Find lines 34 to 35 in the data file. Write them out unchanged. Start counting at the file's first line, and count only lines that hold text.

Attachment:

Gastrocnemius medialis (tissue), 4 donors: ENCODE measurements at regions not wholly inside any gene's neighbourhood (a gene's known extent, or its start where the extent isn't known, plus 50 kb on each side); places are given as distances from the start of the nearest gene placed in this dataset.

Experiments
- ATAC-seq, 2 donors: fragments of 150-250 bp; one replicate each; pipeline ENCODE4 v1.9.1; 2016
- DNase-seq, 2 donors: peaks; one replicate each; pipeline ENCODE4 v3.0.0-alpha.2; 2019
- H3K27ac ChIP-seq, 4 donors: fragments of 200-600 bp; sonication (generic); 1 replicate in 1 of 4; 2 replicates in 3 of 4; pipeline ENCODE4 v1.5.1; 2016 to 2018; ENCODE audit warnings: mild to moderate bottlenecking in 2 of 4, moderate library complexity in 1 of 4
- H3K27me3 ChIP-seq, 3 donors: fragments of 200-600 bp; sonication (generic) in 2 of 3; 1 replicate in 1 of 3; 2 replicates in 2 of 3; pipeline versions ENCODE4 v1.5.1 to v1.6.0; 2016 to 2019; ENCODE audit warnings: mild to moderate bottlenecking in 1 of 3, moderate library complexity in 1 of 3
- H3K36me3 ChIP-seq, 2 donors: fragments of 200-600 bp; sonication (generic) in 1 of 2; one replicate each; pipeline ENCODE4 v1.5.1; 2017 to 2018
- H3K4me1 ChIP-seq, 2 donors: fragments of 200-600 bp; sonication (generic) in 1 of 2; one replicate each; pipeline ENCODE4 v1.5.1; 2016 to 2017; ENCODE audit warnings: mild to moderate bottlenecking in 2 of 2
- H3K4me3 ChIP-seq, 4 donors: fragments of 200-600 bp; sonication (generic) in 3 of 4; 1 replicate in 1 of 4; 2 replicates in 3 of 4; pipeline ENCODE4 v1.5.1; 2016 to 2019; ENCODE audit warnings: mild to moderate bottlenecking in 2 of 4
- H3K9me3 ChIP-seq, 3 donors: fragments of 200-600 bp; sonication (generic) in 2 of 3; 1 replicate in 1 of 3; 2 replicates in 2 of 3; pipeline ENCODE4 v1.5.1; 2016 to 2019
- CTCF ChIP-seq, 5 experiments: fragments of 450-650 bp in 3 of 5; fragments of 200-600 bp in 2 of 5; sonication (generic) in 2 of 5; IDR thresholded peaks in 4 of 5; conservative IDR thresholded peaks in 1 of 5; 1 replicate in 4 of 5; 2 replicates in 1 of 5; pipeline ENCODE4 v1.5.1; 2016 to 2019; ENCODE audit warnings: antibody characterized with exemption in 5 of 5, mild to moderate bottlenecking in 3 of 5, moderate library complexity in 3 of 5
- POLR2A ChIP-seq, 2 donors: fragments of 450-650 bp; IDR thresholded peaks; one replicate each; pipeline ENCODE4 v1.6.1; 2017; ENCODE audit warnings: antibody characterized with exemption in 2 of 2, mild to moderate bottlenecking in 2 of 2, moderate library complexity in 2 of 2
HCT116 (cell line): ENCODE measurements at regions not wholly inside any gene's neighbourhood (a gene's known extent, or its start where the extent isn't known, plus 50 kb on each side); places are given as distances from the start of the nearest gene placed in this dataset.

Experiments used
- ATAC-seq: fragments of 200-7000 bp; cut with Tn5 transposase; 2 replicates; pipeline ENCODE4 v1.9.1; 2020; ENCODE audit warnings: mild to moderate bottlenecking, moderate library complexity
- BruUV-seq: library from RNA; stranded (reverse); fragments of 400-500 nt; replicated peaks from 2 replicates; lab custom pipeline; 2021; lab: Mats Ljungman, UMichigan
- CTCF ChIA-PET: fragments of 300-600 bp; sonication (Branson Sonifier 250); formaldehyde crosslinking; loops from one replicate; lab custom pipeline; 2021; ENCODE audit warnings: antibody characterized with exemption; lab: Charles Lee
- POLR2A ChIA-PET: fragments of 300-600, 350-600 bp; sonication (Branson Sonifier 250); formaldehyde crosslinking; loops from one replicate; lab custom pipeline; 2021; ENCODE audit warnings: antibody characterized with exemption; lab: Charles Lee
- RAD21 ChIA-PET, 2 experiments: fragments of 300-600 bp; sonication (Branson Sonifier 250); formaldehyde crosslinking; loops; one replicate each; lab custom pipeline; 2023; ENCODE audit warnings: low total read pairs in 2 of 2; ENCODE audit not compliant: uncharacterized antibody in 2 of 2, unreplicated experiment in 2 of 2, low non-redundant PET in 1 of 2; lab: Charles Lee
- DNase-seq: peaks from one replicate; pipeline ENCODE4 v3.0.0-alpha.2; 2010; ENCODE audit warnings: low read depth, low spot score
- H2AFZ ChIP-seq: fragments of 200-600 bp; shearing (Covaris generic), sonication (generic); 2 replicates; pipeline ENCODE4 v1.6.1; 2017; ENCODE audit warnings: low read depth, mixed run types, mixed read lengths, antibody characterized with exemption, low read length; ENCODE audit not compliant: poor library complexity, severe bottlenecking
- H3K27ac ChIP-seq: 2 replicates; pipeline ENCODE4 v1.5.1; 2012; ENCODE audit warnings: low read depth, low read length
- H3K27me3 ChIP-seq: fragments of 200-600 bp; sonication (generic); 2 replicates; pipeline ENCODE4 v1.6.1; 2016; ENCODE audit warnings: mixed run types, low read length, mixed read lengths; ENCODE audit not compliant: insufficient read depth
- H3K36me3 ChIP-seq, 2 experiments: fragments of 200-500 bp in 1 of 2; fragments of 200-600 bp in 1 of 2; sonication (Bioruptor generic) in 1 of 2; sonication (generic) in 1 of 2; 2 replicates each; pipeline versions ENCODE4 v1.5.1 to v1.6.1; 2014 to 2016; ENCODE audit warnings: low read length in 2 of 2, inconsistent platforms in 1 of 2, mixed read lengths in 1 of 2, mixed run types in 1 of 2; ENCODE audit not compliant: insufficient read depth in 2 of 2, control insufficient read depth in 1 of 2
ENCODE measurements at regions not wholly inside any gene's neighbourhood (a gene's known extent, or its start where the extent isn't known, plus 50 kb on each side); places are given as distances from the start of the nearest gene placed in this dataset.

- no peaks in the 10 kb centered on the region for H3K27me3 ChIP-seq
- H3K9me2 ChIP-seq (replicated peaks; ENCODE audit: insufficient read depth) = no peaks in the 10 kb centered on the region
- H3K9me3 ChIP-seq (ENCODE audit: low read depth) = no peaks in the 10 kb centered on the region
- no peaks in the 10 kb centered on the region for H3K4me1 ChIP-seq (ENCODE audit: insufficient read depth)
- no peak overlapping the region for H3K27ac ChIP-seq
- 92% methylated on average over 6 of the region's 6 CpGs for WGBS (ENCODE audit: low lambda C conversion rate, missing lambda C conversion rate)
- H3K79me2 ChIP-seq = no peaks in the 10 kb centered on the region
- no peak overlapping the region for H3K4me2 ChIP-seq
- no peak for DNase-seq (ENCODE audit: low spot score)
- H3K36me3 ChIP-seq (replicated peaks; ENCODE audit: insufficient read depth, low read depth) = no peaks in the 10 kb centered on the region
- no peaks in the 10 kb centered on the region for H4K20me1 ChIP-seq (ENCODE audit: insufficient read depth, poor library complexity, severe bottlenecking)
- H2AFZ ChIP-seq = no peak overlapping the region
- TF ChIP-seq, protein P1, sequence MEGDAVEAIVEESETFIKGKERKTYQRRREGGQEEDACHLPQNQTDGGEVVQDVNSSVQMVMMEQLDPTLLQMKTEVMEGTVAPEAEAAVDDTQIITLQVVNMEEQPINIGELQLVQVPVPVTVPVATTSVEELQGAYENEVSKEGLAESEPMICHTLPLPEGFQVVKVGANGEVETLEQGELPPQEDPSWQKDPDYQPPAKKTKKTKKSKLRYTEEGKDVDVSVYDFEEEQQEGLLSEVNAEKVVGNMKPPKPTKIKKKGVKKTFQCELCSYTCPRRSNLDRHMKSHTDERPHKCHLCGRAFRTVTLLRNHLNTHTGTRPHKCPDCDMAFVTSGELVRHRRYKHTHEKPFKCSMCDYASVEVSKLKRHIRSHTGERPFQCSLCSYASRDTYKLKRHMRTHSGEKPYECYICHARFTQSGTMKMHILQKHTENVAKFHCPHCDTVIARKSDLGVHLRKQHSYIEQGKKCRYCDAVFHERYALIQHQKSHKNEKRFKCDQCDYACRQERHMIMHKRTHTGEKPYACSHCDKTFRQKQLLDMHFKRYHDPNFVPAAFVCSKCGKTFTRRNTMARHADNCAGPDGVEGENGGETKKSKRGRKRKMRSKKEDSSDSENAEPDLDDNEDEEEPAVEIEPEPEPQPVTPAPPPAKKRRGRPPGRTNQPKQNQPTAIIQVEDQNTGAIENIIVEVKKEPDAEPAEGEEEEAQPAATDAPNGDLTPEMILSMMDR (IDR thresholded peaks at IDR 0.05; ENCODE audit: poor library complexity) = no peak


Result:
- no peak for DNase-seq (ENCODE audit: low spot score)
- H3K36me3 ChIP-seq (replicated peaks; ENCODE audit: insufficient read depth, low read depth) = no peaks in the 10 kb centered on the region